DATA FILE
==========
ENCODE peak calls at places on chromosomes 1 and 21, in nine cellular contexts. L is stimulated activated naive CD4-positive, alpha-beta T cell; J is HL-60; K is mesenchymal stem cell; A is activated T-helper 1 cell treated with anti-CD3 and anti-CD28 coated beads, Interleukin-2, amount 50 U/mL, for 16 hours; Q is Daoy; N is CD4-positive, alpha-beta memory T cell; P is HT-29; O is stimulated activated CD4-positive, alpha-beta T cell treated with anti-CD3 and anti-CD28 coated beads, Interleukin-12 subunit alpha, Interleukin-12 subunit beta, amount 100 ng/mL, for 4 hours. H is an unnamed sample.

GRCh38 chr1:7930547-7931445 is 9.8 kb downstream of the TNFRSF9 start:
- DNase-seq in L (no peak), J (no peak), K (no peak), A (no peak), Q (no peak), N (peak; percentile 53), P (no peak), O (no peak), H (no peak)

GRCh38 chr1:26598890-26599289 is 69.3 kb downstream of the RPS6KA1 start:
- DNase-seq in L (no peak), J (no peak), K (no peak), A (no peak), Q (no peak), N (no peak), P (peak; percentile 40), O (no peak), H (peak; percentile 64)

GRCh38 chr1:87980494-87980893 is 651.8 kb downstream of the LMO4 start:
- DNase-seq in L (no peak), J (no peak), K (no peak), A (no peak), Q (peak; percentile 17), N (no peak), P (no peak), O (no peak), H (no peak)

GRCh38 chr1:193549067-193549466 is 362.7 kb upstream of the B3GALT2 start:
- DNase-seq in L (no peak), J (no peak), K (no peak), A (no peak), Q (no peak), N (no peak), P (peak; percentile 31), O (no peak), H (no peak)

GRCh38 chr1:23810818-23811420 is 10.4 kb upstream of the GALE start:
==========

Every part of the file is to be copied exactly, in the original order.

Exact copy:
ENCODE peak calls at places on chromosomes 1 and 21, in nine cellular contexts. L is stimulated activated naive CD4-positive, alpha-beta T cell; J is HL-60; K is mesenchymal stem cell; A is activated T-helper 1 cell treated with anti-CD3 and anti-CD28 coated beads, Interleukin-2, amount 50 U/mL, for 16 hours; Q is Daoy; N is CD4-positive, alpha-beta memory T cell; P is HT-29; O is stimulated activated CD4-positive, alpha-beta T cell treated with anti-CD3 and anti-CD28 coated beads, Interleukin-12 subunit alpha, Interleukin-12 subunit beta, amount 100 ng/mL, for 4 hours. H is an unnamed sample.

GRCh38 chr1:7930547-7931445 is 9.8 kb downstream of the TNFRSF9 start:
- DNase-seq in L (no peak), J (no peak), K (no peak), A (no peak), Q (no peak), N (peak; percentile 53), P (no peak), O (no peak), H (no peak)

GRCh38 chr1:26598890-26599289 is 69.3 kb downstream of the RPS6KA1 start:
- DNase-seq in L (no peak), J (no peak), K (no peak), A (no peak), Q (no peak), N (no peak), P (peak; percentile 40), O (no peak), H (peak; percentile 64)

GRCh38 chr1:87980494-87980893 is 651.8 kb downstream of the LMO4 start:
- DNase-seq in L (no peak), J (no peak), K (no peak), A (no peak), Q (peak; percentile 17), N (no peak), P (no peak), O (no peak), H (no peak)

GRCh38 chr1:193549067-193549466 is 362.7 kb upstream of the B3GALT2 start:
- DNase-seq in L (no peak), J (no peak), K (no peak), A (no peak), Q (no peak), N (no peak), P (peak; percentile 31), O (no peak), H (no peak)

GRCh38 chr1:23810818-23811420 is 10.4 kb upstream of the GALE start: